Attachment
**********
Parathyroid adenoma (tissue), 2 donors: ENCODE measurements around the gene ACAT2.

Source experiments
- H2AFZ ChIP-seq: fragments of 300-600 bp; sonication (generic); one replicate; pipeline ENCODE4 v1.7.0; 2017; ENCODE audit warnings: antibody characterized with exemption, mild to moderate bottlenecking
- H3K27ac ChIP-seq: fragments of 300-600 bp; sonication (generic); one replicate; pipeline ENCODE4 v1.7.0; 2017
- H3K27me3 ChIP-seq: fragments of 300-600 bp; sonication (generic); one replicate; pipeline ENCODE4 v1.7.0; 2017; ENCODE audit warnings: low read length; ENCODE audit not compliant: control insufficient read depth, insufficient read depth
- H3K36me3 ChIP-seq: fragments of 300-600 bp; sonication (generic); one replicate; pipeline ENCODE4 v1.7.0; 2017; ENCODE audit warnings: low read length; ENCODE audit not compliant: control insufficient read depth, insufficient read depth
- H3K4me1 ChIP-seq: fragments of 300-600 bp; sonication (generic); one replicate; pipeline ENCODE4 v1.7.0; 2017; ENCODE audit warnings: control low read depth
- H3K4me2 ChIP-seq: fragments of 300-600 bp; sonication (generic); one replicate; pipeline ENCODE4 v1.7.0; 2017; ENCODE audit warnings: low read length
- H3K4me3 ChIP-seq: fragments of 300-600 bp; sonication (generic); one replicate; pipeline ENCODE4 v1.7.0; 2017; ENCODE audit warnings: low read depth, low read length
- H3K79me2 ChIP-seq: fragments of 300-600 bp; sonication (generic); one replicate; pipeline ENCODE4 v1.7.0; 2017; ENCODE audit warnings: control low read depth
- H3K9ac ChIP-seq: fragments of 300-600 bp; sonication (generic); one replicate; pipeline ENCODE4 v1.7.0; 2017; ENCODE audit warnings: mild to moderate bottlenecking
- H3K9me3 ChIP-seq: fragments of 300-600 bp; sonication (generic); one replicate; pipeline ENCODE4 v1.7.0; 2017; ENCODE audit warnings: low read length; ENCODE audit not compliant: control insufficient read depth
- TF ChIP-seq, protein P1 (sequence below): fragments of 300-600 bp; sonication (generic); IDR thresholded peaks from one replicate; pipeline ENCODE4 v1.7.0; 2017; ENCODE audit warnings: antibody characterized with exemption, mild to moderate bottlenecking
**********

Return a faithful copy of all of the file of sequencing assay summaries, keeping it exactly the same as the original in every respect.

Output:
Parathyroid adenoma (tissue), 2 donors: ENCODE measurements around the gene ACAT2.

Source experiments
- H2AFZ ChIP-seq: fragments of 300-600 bp; sonication (generic); one replicate; pipeline ENCODE4 v1.7.0; 2017; ENCODE audit warnings: antibody characterized with exemption, mild to moderate bottlenecking
- H3K27ac ChIP-seq: fragments of 300-600 bp; sonication (generic); one replicate; pipeline ENCODE4 v1.7.0; 2017
- H3K27me3 ChIP-seq: fragments of 300-600 bp; sonication (generic); one replicate; pipeline ENCODE4 v1.7.0; 2017; ENCODE audit warnings: low read length; ENCODE audit not compliant: control insufficient read depth, insufficient read depth
- H3K36me3 ChIP-seq: fragments of 300-600 bp; sonication (generic); one replicate; pipeline ENCODE4 v1.7.0; 2017; ENCODE audit warnings: low read length; ENCODE audit not compliant: control insufficient read depth, insufficient read depth
- H3K4me1 ChIP-seq: fragments of 300-600 bp; sonication (generic); one replicate; pipeline ENCODE4 v1.7.0; 2017; ENCODE audit warnings: control low read depth
- H3K4me2 ChIP-seq: fragments of 300-600 bp; sonication (generic); one replicate; pipeline ENCODE4 v1.7.0; 2017; ENCODE audit warnings: low read length
- H3K4me3 ChIP-seq: fragments of 300-600 bp; sonication (generic); one replicate; pipeline ENCODE4 v1.7.0; 2017; ENCODE audit warnings: low read depth, low read length
- H3K79me2 ChIP-seq: fragments of 300-600 bp; sonication (generic); one replicate; pipeline ENCODE4 v1.7.0; 2017; ENCODE audit warnings: control low read depth
- H3K9ac ChIP-seq: fragments of 300-600 bp; sonication (generic); one replicate; pipeline ENCODE4 v1.7.0; 2017; ENCODE audit warnings: mild to moderate bottlenecking
- H3K9me3 ChIP-seq: fragments of 300-600 bp; sonication (generic); one replicate; pipeline ENCODE4 v1.7.0; 2017; ENCODE audit warnings: low read length; ENCODE audit not compliant: control insufficient read depth
- TF ChIP-seq, protein P1 (sequence below): fragments of 300-600 bp; sonication (generic); IDR thresholded peaks from one replicate; pipeline ENCODE4 v1.7.0; 2017; ENCODE audit warnings: antibody characterized with exemption, mild to moderate bottlenecking